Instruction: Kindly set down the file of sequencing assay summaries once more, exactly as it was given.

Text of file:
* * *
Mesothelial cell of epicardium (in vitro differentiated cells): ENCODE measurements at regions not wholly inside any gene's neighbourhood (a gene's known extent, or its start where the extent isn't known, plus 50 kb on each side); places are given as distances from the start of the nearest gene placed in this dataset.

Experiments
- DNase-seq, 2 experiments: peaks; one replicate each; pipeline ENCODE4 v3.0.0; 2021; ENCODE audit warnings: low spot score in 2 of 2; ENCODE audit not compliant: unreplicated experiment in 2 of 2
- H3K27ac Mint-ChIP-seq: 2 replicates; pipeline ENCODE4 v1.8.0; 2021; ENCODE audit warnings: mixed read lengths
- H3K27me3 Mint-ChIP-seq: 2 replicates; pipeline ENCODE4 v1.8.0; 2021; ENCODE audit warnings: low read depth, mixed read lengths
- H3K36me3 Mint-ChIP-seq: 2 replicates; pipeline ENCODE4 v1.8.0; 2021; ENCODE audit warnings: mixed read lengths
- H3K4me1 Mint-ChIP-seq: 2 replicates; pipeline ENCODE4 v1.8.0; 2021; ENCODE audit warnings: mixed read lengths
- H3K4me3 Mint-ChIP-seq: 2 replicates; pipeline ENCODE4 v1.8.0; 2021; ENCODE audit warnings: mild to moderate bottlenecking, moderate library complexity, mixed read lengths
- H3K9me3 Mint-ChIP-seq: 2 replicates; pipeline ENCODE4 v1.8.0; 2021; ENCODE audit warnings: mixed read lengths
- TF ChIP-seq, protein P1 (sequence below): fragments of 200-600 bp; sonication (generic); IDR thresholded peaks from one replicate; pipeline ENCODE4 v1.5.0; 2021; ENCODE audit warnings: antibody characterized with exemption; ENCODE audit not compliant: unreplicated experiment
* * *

Mesothelial cell of epicardium (in vitro differentiated cells): ENCODE measurements at regions not wholly inside any gene's neighbourhood (a gene's known extent, or its start where the extent isn't known, plus 50 kb on each side); places are given as distances from the start of the nearest gene placed in this dataset.

Experiments
- DNase-seq, 2 experiments: peaks; one replicate each; pipeline ENCODE4 v3.0.0; 2021; ENCODE audit warnings: low spot score in 2 of 2; ENCODE audit not compliant: unreplicated experiment in 2 of 2
- H3K27ac Mint-ChIP-seq: 2 replicates; pipeline ENCODE4 v1.8.0; 2021; ENCODE audit warnings: mixed read lengths
- H3K27me3 Mint-ChIP-seq: 2 replicates; pipeline ENCODE4 v1.8.0; 2021; ENCODE audit warnings: low read depth, mixed read lengths
- H3K36me3 Mint-ChIP-seq: 2 replicates; pipeline ENCODE4 v1.8.0; 2021; ENCODE audit warnings: mixed read lengths
- H3K4me1 Mint-ChIP-seq: 2 replicates; pipeline ENCODE4 v1.8.0; 2021; ENCODE audit warnings: mixed read lengths
- H3K4me3 Mint-ChIP-seq: 2 replicates; pipeline ENCODE4 v1.8.0; 2021; ENCODE audit warnings: mild to moderate bottlenecking, moderate library complexity, mixed read lengths
- H3K9me3 Mint-ChIP-seq: 2 replicates; pipeline ENCODE4 v1.8.0; 2021; ENCODE audit warnings: mixed read lengths
- TF ChIP-seq, protein P1 (sequence below): fragments of 200-600 bp; sonication (generic); IDR thresholded peaks from one replicate; pipeline ENCODE4 v1.5.0; 2021; ENCODE audit warnings: antibody characterized with exemption; ENCODE audit not compliant: unreplicated experiment